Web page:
Flat Pinyin

I am currently reading Thomas Friedman's Hot Flat and Crowded. Among many of his arguments, one of them is that the world is flat. By this, he means that, internationally, people's livlihood internationally are beginning to level out, and the playing field for international competition is much more equalized than it ever has been before. This phenomenon is occurring because more and more people are connected through technology, allowing more flowing ideas, more opportunity, and more global competition. Basically, historically, one needed to have the right birthrite to be wealthy and prosperous (or be insanely lucky). These days, with a basic level of comfort and the right technology, the American dream is becoming more of an international reality, and more and more people are hopping up to a global middle class.

A friend of mine and I recently were talking about pinyin, or the romanized version of Chinese. Today, more and more Chinese people are becoming literate; but these days, literate in Chinese characters is not enough, as literacy in pinyin and the Roman alphabet are becoming more and more necessary in today's world. She pointed out to me that nearly everyone in China owns a cell phone (which is true) and that nearly everyone sends text messages. In order to send text messages, one needs to use pinyin, thus necessitating the use of a romanized alphabet just to connect in the Chinese world.

What does this have to do with the flattening of the world? The harsh truth is that, in a global context, in order to compete globally, a basic knowledge of English is required, as English is a highly imperialistic language. (And China knows this. As a small side note, the Chinese government actually wants to outlaw some of China's minority language, such as Uigher, because its use of Romanized alphabet actually makes it easier for minorities to learn English than Han Chinese). And the ability to pronounce words written in a Roman script puts someone on a much higher global playing field than one who cannot. And these days in China, everything from seeing a movie at the theater to going shopping at a department store assumes that people can use a Roman script (for instance, subtitles for English movies often include English words that cannot translate well).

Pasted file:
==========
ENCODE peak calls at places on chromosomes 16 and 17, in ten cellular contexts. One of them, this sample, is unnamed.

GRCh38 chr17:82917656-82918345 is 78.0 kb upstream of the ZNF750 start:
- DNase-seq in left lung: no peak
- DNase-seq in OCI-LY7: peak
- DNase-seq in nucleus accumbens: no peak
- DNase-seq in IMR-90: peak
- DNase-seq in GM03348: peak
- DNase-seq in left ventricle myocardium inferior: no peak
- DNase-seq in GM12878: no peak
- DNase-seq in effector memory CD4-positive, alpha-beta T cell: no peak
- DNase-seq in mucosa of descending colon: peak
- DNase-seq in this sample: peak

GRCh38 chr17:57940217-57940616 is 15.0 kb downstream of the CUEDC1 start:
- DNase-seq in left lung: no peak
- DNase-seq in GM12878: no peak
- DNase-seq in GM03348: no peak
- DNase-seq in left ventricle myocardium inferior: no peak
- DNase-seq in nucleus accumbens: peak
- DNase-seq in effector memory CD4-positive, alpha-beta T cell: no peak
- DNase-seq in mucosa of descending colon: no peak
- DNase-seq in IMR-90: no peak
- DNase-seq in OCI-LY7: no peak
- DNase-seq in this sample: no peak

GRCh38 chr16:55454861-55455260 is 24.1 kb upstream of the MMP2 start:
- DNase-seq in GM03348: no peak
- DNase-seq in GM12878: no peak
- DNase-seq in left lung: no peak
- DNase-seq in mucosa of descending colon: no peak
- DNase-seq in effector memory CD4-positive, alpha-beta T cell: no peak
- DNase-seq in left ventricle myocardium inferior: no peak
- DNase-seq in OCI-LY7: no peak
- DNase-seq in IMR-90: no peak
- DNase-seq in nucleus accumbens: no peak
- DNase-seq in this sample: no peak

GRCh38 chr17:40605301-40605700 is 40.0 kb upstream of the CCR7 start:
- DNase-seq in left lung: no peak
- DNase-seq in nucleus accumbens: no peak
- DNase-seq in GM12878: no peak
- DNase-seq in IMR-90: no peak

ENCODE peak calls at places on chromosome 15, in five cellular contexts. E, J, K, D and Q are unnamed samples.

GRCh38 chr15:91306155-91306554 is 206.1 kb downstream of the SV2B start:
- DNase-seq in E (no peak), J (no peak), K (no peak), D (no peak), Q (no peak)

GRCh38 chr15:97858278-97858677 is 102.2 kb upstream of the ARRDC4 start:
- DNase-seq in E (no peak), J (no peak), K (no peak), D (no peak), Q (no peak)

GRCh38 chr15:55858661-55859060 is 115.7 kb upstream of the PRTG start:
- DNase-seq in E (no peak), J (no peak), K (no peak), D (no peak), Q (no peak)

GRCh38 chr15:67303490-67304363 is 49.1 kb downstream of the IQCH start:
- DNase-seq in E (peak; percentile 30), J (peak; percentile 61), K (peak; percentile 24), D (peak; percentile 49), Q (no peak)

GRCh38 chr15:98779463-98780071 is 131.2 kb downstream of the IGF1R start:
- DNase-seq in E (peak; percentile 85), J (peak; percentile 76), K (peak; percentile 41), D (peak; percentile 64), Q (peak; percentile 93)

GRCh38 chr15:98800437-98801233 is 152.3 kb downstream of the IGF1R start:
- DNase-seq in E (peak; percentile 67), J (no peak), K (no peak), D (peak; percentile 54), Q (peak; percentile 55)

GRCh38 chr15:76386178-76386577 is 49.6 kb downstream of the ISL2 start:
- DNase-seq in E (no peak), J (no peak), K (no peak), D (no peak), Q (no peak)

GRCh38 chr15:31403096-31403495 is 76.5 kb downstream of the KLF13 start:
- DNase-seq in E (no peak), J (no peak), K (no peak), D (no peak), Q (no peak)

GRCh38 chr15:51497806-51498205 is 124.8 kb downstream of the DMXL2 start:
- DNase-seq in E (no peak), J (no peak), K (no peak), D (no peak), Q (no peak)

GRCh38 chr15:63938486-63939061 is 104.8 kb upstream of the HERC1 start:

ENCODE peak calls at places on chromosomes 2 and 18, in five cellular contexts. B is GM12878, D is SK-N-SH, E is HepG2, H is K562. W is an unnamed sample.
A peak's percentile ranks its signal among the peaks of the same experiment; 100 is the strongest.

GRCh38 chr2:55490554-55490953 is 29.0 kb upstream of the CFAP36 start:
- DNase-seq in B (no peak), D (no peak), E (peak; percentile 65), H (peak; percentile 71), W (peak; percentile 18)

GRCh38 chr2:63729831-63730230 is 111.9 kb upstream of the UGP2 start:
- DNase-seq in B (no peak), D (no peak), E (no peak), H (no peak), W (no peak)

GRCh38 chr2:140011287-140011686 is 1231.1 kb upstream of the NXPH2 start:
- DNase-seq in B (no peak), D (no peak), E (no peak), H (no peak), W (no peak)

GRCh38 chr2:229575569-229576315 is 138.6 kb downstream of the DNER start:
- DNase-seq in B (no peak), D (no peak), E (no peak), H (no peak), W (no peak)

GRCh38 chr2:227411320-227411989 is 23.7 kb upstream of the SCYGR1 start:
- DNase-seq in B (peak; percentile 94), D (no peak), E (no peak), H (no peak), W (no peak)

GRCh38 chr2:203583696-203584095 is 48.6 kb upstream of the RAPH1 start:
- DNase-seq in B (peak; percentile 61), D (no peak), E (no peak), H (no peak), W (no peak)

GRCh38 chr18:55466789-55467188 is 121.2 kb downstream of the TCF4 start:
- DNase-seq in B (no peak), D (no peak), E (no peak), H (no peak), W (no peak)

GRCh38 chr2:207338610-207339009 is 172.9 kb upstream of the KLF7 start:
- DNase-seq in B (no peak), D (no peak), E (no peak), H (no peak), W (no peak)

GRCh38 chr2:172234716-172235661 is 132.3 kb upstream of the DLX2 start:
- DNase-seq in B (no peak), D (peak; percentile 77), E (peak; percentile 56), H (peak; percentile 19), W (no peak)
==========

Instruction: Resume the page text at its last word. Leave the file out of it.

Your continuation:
Proponents of pinyin in the 1950s had argued this, claiming that pinyin would essentially help Chinese to be competitive in an increasingly global world. And while characters aren't going anywhere anytime soon, most Chinese who want competitive jobs need to be fluent in the Roman alphabet, not only to communicate but also to effectively use technology.

So even if you don't agree with Friedman's other arguments, this small phenomenon shows how technology is starting to flatten the world.


  1. But many Chinese--especially in Hong Kong, Taiwan, and the diaspora--continue to use input methods like wubi, which avoid romanization entirely.

    This could arguably still be included under the rubric of "flattening," but it's a slightly less linguistically-imperial point of view.

  2. You are right, and a lot of people in Hong Kong who can speak Mandarin and English can't use pinyin. However, in places like Hong Kong (I'm not sure about Taiwan) they can still use a Roman alphabet, much better than most people in mainland China.

    I think what is interesting about pinyin is how it has allowed use of a Roman alphabet to spread, via technology, to people can't use English as a language at all.